Public Comment

Commentary: Putting Science Back in Environmental Policy

Friday April 21, 2006

Since taking office, the Bush administration has waged what amounts to a war on science. On issues ranging from climate change to contraception to AIDS prevention, policies based on sound science have routinely been cast aside in favor of policies that fa vor the economic interests of corporate contributors or the ideology of right wing supporters. 

While the competition is stiff, it is difficult to find an area where science has suffered more at the hands of the Bush administration than that of protecting the environment. 

April 22 marks the 36th annual celebration of Earth Day, a time when, around the world, people reflect on our commitment to preserving and protecting the planet we live on. 

On the sixth Earth Day under the Bush administration, it is pa st time to commit ourselves to putting the science back into our environmental policies, and returning to policymaking for the common good, not political pandering. 

Over the last five years, through legislation and rule changes, the Bush administration h as weakened or rolled back an array of environmental laws that were originally enacted to protect public health, air quality, water quality, plant and animal wildlife, the global climate, or the environment—effectively gutting the regulatory infrastructur e for environmental protection. 

By and large these environmental rollbacks have prioritized the short-term economic needs and interests of businesses over the long-term interest of public health and the people. 

Under Orwellian names like “Healthy Forest s” and “Clear Skies,” they have opened up millions of acres of public lands to logging, grazing and drilling, exempted polluters from a host of regulations to reduce their toxic emissions, and made it easier to contaminate our nation’s rivers, lakes and w etlands. 

These rollbacks of our most basic environmental protections are having a devastating impact on the health of communities across our country, particularly low income communities of color. The Bush administration’s attacks on longstanding pollution controls are contributing to increased rates of asthma, heart disease and other conditions that have been scientifically linked to exposure to harmful substances in our air and water.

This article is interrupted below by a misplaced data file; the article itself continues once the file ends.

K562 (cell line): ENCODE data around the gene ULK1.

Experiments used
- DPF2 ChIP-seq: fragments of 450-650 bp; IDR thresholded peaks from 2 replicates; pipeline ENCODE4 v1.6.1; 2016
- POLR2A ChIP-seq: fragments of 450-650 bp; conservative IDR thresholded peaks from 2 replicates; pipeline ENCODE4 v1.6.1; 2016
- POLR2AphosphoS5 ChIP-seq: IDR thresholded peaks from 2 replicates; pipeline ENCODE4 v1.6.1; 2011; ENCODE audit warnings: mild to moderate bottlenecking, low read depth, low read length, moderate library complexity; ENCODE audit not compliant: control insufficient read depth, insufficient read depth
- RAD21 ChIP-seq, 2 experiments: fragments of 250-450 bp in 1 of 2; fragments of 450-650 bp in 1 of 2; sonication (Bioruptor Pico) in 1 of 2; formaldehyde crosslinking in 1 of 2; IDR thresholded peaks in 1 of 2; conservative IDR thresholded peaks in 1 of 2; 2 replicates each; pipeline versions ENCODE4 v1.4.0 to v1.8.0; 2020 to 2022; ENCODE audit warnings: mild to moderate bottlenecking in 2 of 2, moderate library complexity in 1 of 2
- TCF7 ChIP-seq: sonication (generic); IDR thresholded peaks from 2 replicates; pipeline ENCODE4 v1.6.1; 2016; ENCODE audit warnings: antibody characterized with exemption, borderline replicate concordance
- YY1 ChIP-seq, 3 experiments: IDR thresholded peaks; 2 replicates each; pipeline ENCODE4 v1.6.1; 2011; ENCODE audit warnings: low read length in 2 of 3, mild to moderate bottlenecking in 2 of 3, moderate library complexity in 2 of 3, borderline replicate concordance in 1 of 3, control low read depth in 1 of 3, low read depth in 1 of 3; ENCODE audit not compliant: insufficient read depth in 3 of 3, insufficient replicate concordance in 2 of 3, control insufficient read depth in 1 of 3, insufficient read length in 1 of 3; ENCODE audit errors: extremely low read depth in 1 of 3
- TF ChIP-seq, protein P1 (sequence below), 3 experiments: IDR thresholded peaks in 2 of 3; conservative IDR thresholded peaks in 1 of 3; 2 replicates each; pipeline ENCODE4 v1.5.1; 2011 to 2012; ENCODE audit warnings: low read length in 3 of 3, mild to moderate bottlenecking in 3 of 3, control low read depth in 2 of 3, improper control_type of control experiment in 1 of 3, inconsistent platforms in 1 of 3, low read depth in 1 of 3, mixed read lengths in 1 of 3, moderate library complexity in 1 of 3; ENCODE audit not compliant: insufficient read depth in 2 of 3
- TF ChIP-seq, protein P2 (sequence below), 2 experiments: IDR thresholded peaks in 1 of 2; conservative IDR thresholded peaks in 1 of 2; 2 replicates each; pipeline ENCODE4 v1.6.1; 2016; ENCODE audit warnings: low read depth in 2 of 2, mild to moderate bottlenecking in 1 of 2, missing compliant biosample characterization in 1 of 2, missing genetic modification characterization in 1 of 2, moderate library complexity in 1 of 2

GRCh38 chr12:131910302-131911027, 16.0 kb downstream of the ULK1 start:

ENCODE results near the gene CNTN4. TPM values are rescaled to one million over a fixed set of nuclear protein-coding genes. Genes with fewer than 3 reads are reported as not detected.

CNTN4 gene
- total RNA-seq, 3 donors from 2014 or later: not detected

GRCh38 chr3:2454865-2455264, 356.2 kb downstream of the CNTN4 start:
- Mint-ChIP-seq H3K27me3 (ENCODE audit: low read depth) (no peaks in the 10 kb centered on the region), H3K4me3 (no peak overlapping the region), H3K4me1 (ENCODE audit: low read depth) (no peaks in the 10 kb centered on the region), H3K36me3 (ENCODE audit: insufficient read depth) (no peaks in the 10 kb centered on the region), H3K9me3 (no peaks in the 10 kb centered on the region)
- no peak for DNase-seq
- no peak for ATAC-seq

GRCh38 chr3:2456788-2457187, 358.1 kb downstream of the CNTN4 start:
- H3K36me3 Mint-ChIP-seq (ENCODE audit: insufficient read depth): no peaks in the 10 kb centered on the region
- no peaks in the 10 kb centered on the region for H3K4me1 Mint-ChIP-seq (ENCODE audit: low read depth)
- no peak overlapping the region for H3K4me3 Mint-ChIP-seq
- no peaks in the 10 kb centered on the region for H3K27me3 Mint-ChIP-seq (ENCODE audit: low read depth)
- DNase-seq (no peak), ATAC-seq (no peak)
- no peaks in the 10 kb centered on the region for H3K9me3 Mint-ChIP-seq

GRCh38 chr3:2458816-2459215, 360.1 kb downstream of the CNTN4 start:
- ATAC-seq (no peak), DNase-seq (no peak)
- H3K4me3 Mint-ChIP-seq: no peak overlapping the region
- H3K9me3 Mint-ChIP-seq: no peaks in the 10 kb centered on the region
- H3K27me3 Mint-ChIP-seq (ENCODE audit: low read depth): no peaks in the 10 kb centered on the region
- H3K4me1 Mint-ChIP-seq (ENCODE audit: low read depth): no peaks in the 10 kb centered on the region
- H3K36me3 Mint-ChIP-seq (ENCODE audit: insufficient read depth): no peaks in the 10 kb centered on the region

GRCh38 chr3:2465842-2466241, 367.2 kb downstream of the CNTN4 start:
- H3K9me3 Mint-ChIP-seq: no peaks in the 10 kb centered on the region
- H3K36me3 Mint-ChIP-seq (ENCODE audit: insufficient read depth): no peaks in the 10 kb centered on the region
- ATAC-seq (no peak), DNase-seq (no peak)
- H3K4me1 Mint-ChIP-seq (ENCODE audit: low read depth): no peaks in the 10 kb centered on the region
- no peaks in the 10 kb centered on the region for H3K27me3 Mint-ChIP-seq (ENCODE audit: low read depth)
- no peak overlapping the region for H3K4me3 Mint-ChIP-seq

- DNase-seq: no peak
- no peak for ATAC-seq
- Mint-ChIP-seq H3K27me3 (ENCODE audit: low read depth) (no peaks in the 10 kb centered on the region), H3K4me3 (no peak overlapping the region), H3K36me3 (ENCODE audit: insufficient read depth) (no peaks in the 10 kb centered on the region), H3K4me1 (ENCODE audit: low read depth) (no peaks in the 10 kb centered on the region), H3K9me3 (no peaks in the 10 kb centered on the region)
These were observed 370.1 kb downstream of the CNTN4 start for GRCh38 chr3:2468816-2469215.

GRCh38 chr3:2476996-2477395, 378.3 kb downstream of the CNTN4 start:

Children who live in West Oakland, a low income community of color located right here in the 9th Congressional District, are estimated to be seven times more likely to be hospitalized for asthma than are children anywhere else in the state due to a high volume of local goods movement activity and truck traffic. Despite the existence of similar public health crises in communities throughout the United States, the Bush administration continues to strip away environmental health protections and drain income, in the form of health expenses, from the most vulnerable among us while the wealthiest of his corporate supporters become even wealthier. 

That is why next week I will be introducing the “Environment and Public Health Restoration Act of 2006.” This bill is designed to return to environmental policymaking that is based o n sound science. It will require an unbiased scientific review by the National Academies of Science of eight rule changes made during the Bush administration to the Clean Air Act, Clean Water Act and the National Forest Management Act, as well as the so-c alled Healthy Forests Restoration Act, and the President’s proposed Clear Skies Initiative to asses the impact on public health, air quality, water quality, wildlife, or the environment. 

The NAS will submit a publicly available report to Congress and the relevant departments and agencies that recommends either the restoration of the pre-existing rules or laws, or proposes improvements upon them in whole or in part. The administration will then have six months to report to Congress with a plan that implem ents the recommendations of the NAS. 

Science provides the basic foundation for the creation of policies that serve the common good, not just the interests of a powerful few. The decisions about how much mercury goes into the air, or whether mining or ind ustrial waste can be dumped into lakes and rivers should not be up to the polluters. We should not undermine our children’s health or the future of our planet just to line the pocket books of the president’s polluting friends. 


Congresswoman Barbara Lee r epresents California’s District 9.